Student aid office reshapes its approach, and becomes an e-government model
Of the 13 million loan and grant applications it received this year, the Education Department’s Federal Student Aid Office got 82 percent of them—nearly 10.7 million—online.
In raw numbers, that’s a huge leap from the 1.7 million online applications the office received when it started accepting them electronically in 1996. But more important, it reflects a significant shift in the way FSA does business, and its evolution into a more customer-oriented, performance-based organization.
The project was born of necessity. Over the last five years, FSA has seen a 37 percent increase in the number of students applying for federal loans or grants. Meanwhile, the office’s annual operating budget has decreased by four percent since 2001, to $603 million.
FSA officials—under a 1998 mandate from Congress—directed student loan and grant program managers to focus more on their customers, develop program metrics and monitor results.
Now, FSA, which administers more than $60 billion in student loan programs to 13 million applicants annually, is seen as a good example of what OMB hopes to accomplish with its e-government initiatives.
“We now are organized around the customer instead of programs,” said Terri Shaw, FSA chief operating officer. “We transformed the aid process from paper to electronic and implemented e-business solutions for schools and our financial partners.”
The online applications and the Student Aid Web site illustrate how the office has become a performance-based organization.
“FSA is a model for making information available to the public online,” said Office of Management and Budget spokesman Chad Kolton. “FSA has restructured itself to become more results-oriented, by focusing on external linkages rather than programs and projects. This approach is eliminating redundancies and greatly improving relations with the schools community.”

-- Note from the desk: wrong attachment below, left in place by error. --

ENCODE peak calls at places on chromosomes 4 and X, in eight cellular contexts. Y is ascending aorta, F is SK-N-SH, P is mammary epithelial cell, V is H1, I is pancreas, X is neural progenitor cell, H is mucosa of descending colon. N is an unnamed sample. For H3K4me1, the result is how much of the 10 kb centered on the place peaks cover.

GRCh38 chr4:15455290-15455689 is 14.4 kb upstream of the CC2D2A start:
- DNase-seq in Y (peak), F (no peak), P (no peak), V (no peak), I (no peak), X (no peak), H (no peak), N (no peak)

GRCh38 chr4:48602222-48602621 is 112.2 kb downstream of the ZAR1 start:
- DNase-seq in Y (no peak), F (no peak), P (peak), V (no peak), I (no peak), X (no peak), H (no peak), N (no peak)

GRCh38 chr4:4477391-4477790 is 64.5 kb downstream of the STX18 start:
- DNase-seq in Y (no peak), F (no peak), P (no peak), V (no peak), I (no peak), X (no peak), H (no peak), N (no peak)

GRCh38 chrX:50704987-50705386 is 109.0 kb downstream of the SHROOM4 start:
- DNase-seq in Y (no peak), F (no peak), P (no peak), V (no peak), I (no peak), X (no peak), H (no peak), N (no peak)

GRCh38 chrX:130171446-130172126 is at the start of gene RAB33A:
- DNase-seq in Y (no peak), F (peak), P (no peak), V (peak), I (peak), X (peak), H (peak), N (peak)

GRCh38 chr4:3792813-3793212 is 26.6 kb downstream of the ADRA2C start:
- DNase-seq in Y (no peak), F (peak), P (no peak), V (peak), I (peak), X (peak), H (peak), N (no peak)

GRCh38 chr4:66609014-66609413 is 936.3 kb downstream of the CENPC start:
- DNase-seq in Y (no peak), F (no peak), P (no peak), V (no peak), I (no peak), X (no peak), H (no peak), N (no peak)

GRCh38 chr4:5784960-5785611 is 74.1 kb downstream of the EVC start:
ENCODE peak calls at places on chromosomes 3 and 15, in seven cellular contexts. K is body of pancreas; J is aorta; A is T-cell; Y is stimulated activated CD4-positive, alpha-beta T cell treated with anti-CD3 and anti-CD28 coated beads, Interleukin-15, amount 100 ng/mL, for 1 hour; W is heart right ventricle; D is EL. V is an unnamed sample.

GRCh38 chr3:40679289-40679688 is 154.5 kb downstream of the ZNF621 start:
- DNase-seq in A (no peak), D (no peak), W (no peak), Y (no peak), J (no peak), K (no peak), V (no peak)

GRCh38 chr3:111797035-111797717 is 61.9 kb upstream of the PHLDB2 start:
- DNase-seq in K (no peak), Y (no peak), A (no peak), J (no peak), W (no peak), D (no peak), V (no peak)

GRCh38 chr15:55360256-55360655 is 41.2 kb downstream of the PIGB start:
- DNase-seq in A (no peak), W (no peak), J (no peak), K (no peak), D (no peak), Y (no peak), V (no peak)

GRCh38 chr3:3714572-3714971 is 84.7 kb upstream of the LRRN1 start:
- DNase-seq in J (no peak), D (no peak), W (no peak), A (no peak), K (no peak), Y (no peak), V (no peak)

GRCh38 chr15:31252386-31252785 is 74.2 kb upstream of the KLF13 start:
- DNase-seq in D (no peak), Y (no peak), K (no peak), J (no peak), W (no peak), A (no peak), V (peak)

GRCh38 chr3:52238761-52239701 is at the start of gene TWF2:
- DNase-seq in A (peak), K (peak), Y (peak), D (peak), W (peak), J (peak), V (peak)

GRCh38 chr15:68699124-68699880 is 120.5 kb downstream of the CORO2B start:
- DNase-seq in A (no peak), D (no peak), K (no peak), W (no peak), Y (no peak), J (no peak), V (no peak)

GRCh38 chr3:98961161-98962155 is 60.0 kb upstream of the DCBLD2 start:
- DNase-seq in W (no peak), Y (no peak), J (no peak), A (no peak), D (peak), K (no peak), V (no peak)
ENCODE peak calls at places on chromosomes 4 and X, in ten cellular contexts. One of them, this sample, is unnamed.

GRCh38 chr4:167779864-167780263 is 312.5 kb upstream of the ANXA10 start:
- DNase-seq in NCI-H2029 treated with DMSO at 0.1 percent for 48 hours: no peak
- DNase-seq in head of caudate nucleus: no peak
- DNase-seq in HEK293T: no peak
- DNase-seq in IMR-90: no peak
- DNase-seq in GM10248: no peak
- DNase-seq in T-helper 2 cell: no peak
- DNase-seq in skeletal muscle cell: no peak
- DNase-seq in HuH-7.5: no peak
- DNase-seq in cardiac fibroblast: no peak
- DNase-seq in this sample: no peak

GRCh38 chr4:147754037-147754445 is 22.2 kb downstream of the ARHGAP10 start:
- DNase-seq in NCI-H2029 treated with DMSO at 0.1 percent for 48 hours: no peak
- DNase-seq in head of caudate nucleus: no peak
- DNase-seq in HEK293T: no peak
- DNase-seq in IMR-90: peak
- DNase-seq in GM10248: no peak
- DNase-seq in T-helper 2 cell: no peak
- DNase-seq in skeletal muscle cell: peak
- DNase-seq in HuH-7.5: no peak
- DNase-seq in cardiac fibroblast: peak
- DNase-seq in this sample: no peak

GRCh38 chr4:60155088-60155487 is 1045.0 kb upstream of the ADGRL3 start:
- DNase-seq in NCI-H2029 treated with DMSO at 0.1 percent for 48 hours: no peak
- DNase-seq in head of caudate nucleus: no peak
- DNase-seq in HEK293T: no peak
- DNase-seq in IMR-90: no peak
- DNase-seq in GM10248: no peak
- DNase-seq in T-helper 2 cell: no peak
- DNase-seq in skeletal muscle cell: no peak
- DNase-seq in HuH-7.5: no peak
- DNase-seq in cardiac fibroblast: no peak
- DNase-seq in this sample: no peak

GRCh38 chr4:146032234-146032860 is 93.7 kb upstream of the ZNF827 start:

Shaw said the office expects the number of applications to rise to 20 million over the next five years, while FSA’s budget remains flat or even decreases.Electronic processes
“Every piece of communication we can we are trying to move to some form of electronic process, be it electronic applications [or] student aid reports,” Shaw said. “That has a tremendous impact on our printing costs and our processing costs.”
As it changes its processes, FSA also is outsourcing them, saving money. The office has awarded a contract to integrate its processing applications to Affiliated Computer Services Inc. of Dallas in November. Shaw estimated that the merging of those apps will save her office $1 billion over the next 10 years. FSA hired Pearson Government Solutions Inc. of Arlington, Va., to combine the applications for its central student eligibility processing system, which has reduced operating costs by $15 million over the last five years.
Accenture Ltd. and Pearson are competing for a contract to integrate the systems that users interact with. Shaw said the agency is expected to award a contract in the fall. This too will save millions of dollars, she said. Shaw could not offer more specific cost savings because her office currently is reviewing vendor proposals.How’d they do it?